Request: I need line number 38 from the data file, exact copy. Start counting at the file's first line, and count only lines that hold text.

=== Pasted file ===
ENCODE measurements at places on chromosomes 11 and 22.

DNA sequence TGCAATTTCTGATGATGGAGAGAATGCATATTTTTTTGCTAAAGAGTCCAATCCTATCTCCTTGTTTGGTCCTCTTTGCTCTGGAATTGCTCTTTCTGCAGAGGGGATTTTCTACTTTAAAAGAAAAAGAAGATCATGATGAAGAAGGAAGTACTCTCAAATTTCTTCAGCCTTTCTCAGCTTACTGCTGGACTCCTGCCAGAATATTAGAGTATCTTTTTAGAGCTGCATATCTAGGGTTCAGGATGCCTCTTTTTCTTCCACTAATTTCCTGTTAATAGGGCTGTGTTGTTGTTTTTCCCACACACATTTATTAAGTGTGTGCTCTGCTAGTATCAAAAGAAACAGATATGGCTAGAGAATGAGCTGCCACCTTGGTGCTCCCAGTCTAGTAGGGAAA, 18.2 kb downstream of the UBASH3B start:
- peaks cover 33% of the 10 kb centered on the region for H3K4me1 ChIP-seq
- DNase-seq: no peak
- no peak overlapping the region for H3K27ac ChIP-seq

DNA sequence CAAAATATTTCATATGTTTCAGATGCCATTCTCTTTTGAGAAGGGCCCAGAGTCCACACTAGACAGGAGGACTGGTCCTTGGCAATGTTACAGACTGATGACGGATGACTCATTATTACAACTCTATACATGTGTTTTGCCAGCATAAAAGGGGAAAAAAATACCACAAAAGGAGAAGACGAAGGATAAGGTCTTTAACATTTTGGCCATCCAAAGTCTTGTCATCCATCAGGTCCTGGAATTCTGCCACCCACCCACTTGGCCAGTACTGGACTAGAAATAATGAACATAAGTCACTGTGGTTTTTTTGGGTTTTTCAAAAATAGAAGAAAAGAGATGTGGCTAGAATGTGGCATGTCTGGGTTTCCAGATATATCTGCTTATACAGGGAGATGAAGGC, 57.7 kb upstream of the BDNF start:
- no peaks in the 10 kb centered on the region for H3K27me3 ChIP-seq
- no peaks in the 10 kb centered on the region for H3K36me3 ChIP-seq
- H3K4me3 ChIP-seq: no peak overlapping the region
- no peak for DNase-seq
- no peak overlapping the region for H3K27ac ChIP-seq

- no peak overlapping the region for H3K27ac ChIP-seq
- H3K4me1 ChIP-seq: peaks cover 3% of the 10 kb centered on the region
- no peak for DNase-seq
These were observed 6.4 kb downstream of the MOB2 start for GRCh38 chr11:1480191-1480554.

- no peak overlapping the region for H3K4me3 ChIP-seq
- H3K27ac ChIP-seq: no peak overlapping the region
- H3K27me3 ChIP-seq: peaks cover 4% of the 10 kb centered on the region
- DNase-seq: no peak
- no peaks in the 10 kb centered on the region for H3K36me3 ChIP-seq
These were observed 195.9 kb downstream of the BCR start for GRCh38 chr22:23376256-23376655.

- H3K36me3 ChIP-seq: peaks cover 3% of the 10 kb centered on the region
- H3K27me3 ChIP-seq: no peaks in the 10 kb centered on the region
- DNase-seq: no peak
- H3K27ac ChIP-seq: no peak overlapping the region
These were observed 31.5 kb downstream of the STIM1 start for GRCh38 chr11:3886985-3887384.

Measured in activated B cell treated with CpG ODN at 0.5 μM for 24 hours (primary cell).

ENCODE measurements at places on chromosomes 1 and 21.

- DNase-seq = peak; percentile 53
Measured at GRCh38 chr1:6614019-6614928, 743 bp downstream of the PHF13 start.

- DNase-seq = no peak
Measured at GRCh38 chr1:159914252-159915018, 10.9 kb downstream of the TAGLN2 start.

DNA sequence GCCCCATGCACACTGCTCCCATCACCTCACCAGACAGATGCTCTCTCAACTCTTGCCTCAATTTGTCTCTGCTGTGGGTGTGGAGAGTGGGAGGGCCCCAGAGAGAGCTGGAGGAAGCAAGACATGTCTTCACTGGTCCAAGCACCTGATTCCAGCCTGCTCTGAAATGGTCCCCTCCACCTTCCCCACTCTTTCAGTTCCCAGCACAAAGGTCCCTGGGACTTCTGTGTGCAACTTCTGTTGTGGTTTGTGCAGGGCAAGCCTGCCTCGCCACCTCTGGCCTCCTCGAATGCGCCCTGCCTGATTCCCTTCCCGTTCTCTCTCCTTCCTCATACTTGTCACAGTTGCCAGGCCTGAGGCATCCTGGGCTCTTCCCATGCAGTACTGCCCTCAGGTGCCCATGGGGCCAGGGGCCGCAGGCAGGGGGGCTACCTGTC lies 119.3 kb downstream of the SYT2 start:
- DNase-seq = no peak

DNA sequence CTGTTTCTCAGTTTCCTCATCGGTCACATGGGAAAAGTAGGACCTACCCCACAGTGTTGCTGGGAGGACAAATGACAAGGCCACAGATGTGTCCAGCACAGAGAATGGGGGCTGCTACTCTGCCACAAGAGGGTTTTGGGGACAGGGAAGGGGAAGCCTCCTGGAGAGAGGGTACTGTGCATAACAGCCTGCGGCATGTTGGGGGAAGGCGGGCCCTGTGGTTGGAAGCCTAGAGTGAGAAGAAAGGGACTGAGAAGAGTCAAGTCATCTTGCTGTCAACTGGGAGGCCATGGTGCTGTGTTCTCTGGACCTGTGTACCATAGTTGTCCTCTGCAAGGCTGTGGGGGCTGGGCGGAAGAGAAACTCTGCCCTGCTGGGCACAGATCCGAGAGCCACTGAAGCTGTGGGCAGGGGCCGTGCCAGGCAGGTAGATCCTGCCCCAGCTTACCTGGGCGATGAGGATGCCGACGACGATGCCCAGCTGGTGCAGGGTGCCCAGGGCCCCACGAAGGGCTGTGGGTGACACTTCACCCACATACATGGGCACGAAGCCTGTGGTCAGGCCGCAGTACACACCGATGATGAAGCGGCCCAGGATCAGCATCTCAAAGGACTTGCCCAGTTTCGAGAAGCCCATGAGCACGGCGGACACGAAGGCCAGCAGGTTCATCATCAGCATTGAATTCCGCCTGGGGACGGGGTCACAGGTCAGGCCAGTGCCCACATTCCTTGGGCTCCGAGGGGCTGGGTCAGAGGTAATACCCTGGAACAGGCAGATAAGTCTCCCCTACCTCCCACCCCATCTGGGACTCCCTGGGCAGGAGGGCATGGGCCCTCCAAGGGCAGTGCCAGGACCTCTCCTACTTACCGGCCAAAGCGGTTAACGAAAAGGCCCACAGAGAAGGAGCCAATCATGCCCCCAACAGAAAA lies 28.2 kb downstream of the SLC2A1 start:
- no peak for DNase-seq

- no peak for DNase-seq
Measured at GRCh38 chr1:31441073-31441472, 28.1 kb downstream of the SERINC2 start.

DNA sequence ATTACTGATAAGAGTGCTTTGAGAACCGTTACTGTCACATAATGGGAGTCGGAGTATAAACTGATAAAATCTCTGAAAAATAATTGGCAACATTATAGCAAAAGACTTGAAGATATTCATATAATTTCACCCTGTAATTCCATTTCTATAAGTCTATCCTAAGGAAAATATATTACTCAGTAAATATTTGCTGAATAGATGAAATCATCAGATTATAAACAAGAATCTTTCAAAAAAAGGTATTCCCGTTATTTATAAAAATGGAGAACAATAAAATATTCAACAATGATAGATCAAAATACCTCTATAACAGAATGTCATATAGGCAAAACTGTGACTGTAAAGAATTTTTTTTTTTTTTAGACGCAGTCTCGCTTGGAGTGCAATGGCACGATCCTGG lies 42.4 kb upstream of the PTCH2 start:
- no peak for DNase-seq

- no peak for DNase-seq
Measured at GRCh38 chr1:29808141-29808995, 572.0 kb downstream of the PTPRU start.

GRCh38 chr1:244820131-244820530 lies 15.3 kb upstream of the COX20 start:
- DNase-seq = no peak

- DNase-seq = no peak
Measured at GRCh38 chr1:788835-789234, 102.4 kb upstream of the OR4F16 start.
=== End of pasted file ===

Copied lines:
Measured at GRCh38 chr1:31441073-31441472, 28.1 kb downstream of the SERINC2 start.